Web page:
Multiple Plots on Waveform Charts in LabVIEW
In order to pass data for various plots to a chart, you can bind the data collectively into a bunch of numeric values. If you are in a need to pass multiple points in a single update connect an array of clusters of numeric to the chart. Here each numeric shows the single y value for every plot. You can give multiple points for multiple plots in a single process with the help of wiring a 2D array of numeric to the chart.
Intensity charts are a kind of waveform chart in which the Cartesian plane shifts to the right of the last block when you plot a block of data in it. You can able to see the new value of data on the right side of the old values. Like the waveform chart, this chart also maintains the history of data from the past updates.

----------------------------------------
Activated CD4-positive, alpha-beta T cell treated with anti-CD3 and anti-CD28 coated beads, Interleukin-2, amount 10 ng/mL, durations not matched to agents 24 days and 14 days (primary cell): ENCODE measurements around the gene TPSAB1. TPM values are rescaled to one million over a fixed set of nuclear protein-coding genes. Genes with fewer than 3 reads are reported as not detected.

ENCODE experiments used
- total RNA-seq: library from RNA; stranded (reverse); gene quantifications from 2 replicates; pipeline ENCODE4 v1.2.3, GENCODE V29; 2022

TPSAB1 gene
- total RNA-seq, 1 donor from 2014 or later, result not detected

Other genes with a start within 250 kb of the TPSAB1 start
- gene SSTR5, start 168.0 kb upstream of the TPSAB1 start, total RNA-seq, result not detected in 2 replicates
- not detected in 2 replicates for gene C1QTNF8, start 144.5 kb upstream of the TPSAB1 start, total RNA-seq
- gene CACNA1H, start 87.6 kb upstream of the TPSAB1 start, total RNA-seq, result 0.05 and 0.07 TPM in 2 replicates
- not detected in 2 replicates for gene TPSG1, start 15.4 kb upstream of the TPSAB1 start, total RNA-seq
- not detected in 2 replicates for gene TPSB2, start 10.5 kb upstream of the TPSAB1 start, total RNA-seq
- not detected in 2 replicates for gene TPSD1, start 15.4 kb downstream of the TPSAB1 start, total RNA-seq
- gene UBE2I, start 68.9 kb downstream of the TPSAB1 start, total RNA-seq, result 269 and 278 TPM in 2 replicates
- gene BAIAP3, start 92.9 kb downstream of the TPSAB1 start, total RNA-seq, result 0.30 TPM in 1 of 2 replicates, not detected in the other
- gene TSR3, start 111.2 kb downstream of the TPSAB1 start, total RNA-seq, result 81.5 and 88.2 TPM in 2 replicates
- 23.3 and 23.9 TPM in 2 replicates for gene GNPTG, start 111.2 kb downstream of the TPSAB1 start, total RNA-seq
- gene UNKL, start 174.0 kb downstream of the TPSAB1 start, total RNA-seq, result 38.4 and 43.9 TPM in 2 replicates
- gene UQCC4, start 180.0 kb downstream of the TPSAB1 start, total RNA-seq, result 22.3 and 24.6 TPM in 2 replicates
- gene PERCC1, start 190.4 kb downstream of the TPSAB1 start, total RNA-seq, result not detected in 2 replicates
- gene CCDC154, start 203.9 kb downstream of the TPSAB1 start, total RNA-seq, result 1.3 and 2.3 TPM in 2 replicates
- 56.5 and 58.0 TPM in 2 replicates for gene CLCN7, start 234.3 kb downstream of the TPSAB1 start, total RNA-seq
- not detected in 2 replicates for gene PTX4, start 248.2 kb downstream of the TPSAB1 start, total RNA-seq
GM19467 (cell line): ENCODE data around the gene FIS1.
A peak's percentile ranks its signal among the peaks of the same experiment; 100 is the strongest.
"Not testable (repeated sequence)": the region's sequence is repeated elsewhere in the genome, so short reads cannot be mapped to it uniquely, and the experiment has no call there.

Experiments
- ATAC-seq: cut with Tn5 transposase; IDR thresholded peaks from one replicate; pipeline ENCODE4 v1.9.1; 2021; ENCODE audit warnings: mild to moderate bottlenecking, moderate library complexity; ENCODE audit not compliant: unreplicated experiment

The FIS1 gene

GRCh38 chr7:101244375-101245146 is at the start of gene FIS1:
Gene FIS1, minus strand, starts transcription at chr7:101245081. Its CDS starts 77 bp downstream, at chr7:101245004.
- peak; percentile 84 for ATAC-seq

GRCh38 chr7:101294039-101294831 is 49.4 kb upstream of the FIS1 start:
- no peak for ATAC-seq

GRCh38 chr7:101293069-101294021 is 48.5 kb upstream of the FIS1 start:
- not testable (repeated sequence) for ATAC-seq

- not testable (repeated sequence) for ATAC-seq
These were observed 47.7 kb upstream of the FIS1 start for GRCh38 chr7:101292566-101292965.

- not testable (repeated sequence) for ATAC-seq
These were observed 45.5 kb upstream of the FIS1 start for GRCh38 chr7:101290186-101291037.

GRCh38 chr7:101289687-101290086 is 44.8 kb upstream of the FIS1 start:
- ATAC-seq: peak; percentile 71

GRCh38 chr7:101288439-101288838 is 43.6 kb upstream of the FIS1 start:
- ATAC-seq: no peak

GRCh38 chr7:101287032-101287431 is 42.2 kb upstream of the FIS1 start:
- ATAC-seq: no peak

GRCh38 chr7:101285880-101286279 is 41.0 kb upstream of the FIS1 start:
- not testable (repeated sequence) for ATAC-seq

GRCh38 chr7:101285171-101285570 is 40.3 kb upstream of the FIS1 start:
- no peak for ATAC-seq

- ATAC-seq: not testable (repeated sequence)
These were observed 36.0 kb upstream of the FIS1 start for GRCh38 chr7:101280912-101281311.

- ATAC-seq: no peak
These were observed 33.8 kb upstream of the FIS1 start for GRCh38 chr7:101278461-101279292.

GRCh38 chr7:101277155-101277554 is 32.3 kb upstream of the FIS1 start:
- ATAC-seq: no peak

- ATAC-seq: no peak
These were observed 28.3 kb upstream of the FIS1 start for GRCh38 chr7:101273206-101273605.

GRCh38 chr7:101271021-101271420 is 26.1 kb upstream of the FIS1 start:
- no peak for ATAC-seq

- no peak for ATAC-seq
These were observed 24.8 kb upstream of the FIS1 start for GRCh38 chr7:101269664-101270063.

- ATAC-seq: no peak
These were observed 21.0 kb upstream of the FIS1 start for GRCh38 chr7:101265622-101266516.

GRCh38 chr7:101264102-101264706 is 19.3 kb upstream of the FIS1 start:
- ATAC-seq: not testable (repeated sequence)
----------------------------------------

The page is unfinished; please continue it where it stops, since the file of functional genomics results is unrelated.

It is a default mode which displays data scrolling from left to right continuously. Here the old data is shown on the left and new one on the right side.
This mode of the chart is similar to the function of the oscilloscope in which the sport runs from the left side of the window to right. The image gets cleared and the spot appears on the left when it reaches the right end.
In sweep chart mode the data is overwritten as you see in the ECG image. New data appears on the left which is separated from the right by a red vertical line.
Thus, these are the essential concepts that you need to know in the Graphs and Charts of LabVIEW. Make use of this tutorial to create effective programs for your data and represent them in a visual manner.
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I am Ruchitha, working as a content writer for MindMajix technologies. My writings focus on the latest technical software, tutorials, and innovations. I am also into research about AI and Neuromarketing. I am a media post-graduate from BCU – Birmingham, UK. Before, my writings focused on business articles on digital marketing and social media. You can connect with me on LinkedIn.